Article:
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Home  /  geekspeak  /  Motorola Xoom 2: Second Time Lucky?

Motorola Xoom 2: Second Time Lucky?

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Motorola had a brief moment in the spotlight at CES 2011, when it unveiled the first Android tablet running on Google’s brand-new (at the time) Android 3.2 operating system, dubbed Honeycomb. The Xoom was the first of many, although it only narrowly squeaked onto the Australian market prior to the launch of competing Honeycomb tablets, some of which had been announced well after the Xoom itself.

The Xoom was a fair but not great tablet, hampered by slightly heavy carrying weight, annoying buttons — especially the volume controls — and a problem that’s weighed heavily on many Android tablets, in that they’ve been priced to the equivalent of Apple’s very popular iPad 2. Motorola’s just released the Xoom 2 in Australia, and like the original Xoom, it’s initially being launched as a Telstra product, either on contract or outright for $720.

First of all, the good news; Motorola’s designers clearly took a long hard look at what didn’t quite work with the original Xoom, and made some revisions. At 599g, the Xoom 2 is lighter than the original Xoom, and it’s enough of a carrying weight difference to make it very pleasant to hold. It’s also got a better IPS display panel than the original. The shape’s been refined into a an unusual square with rounded corners; it’s presumed this is to avoid the kind of patent territory that Samsung’s Galaxy Tab 10.1 ran into with Apple, as it’s not really something that adds to the Xoom 2 experience. The tricky power and volume buttons on the original Xoom have been shifted to the right hand back of the tablet, and increased significantly in size. There’s also an integrated infrared transmitter on the top of the tablet, to be used with the supplied Dijit remote control application.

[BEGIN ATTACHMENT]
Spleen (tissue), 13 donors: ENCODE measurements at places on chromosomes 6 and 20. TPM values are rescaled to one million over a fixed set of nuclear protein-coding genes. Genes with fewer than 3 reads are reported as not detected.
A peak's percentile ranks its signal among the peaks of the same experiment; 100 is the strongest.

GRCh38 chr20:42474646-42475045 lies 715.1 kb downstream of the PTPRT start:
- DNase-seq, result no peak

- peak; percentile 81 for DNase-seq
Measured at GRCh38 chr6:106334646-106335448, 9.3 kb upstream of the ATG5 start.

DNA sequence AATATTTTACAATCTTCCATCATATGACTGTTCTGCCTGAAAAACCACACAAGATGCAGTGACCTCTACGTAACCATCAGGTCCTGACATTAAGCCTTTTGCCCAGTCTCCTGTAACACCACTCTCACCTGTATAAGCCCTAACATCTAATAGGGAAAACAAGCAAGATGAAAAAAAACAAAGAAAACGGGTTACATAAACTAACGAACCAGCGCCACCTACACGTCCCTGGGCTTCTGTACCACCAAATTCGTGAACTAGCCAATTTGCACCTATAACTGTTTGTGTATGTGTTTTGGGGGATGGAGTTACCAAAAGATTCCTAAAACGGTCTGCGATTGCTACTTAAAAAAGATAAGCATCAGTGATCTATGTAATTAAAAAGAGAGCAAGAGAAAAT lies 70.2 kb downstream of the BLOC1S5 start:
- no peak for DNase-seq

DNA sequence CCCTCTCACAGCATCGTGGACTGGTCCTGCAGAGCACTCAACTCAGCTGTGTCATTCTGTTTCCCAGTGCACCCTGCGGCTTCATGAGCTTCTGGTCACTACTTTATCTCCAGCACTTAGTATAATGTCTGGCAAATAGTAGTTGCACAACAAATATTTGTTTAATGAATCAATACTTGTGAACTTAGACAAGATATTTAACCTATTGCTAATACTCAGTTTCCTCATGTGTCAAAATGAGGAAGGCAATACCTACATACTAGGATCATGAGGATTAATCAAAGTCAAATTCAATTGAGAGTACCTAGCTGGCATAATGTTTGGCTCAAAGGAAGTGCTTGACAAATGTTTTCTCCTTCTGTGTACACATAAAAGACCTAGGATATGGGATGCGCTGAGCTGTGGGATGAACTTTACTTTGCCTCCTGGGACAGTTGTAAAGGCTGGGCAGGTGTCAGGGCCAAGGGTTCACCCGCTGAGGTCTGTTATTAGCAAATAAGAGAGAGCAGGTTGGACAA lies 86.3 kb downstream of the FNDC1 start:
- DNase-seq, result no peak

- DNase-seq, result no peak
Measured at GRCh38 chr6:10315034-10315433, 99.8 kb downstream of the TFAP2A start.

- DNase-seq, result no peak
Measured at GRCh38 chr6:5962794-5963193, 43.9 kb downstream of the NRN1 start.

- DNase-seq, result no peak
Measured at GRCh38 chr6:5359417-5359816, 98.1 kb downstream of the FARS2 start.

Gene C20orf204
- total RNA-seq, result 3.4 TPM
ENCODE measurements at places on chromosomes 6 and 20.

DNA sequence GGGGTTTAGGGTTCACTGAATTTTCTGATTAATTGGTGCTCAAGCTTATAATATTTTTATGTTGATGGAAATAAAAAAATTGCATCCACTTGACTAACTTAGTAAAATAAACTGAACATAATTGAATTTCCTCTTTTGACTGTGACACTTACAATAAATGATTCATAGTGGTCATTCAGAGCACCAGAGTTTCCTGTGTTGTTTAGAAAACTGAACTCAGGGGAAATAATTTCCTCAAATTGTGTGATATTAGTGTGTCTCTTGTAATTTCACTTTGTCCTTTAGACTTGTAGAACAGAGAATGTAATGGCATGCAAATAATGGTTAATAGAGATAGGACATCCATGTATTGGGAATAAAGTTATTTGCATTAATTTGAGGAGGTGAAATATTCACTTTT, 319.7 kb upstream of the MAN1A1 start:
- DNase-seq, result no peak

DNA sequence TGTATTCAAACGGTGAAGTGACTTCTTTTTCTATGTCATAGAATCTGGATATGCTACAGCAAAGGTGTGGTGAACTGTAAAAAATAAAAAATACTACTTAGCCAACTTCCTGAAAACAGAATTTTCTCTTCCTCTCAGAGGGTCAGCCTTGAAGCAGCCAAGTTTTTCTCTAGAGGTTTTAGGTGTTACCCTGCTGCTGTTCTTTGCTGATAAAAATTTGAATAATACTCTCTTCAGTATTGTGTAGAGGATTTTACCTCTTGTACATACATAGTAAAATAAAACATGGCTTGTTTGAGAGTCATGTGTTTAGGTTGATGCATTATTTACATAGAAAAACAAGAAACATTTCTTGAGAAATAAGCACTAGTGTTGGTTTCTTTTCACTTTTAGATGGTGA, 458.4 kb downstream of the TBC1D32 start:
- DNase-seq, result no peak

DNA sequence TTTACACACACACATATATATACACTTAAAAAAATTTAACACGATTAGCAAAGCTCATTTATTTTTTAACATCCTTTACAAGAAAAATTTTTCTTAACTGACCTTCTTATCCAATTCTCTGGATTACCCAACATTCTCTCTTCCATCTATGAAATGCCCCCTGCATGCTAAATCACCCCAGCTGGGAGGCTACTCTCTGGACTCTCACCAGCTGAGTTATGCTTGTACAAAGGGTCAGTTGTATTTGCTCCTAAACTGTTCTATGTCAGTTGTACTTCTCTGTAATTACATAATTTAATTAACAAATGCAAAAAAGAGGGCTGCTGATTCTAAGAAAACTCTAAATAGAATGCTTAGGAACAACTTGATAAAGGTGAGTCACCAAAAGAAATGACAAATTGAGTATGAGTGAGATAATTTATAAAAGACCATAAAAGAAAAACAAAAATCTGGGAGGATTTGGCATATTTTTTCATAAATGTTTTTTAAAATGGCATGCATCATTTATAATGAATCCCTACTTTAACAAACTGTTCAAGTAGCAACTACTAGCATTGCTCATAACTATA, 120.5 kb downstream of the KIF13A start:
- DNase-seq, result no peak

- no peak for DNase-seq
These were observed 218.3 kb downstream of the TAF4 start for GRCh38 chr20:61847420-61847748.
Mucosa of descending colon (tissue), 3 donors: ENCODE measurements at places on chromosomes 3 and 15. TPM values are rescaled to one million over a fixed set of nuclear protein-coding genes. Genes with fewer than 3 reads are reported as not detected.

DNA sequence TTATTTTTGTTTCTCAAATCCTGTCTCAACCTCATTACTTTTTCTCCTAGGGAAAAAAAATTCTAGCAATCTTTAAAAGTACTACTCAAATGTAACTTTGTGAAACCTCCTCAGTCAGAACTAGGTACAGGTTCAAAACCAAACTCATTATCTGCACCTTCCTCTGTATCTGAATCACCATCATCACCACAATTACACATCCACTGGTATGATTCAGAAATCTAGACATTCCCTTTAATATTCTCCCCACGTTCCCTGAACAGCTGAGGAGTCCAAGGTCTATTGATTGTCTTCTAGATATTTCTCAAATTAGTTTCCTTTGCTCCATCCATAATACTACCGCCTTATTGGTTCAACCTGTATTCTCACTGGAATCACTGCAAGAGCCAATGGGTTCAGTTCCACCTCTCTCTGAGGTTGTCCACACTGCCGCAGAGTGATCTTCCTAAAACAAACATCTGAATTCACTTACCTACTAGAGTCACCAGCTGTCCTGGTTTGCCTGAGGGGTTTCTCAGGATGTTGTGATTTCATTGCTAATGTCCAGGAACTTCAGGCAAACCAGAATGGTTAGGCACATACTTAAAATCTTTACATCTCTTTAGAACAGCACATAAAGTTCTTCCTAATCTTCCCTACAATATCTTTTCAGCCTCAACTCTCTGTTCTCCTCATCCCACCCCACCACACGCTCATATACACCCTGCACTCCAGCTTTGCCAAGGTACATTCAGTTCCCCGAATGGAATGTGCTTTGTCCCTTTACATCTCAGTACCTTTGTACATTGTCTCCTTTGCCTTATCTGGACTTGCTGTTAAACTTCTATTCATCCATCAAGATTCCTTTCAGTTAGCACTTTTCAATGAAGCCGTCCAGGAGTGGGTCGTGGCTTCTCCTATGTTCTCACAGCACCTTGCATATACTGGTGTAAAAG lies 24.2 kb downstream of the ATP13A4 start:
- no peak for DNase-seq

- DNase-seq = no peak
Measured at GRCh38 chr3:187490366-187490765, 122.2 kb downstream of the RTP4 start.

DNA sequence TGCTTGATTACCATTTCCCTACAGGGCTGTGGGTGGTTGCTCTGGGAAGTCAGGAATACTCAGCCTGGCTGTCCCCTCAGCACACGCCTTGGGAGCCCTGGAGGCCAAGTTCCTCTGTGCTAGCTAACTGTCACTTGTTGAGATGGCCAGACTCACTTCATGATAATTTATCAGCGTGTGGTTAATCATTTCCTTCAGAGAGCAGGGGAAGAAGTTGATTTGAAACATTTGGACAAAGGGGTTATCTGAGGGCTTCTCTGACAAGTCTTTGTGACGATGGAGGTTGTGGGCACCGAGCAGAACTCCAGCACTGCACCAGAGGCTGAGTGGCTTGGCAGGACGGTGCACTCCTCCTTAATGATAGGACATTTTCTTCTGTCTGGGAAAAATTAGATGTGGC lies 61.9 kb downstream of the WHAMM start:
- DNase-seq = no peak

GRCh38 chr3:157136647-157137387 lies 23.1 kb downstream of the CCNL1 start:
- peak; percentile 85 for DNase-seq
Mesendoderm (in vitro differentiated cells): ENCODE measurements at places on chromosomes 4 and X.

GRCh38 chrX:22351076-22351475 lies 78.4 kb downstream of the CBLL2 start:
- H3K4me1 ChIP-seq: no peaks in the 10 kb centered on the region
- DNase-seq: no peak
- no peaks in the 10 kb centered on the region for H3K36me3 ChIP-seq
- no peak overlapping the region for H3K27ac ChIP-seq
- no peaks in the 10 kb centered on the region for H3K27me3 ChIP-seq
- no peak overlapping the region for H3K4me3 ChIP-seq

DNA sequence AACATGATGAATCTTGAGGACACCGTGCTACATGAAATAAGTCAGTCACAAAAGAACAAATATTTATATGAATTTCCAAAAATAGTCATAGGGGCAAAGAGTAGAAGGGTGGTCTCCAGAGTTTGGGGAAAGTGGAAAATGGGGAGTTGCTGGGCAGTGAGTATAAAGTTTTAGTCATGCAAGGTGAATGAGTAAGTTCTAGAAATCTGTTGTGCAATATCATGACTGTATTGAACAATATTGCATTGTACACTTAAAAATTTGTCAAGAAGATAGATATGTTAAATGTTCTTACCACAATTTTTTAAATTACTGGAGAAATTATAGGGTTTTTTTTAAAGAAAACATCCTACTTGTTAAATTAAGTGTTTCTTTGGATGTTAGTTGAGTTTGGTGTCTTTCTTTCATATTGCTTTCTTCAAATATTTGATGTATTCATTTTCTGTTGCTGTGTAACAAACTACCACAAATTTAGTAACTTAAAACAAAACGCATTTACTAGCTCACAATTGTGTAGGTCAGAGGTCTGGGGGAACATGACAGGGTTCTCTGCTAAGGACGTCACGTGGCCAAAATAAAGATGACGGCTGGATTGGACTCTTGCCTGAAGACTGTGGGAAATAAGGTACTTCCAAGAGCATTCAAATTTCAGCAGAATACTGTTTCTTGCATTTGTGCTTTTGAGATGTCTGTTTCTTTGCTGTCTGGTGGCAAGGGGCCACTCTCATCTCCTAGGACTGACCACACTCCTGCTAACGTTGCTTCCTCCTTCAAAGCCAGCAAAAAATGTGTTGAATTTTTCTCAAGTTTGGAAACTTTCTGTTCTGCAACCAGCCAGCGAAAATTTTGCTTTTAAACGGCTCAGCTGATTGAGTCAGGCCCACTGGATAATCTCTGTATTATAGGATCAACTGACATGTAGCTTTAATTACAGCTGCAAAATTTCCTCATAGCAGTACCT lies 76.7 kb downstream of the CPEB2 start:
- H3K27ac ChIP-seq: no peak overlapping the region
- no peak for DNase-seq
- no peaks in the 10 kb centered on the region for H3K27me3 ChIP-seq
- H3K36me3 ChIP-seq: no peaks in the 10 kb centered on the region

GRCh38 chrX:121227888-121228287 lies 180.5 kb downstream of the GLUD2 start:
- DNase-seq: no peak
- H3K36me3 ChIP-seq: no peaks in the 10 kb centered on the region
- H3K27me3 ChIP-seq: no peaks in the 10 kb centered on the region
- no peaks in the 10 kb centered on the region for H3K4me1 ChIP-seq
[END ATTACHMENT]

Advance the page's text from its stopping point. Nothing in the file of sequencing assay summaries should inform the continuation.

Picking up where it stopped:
The bad news is rather more of a problem, however. While the internal CPU has had a small speed boost, up to a 1.2GHz Dual Core model, the rest of the Xoom 2’s hardware is all a bit familiar. It’s still running on Android 2.3 Honeycomb, rather than the newer Android 4.0 ‘Ice Cream Sandwich’ variant. Motorola’s promising that the Xoom 2 will get Ice Cream Sandwich at some point in the future, but right now the operating system is stuck in the past. Performance starts out acceptably nippy, but I found that within around 30 minutes of tablet usage, the inbuilt browser became noticeably laggy, as did the tablet itself. Running third party applications, and especially games showed the Xoom 2 chugging badly; this is a tablet that sells itself as a premium product, but doesn’t quite act like it. At $720, still within the same kind of price band as both other Android tablets that already run Ice Cream Sandwich, or for that matter an iPad 2, I wouldn’t be putting my money down on Xoom 2.


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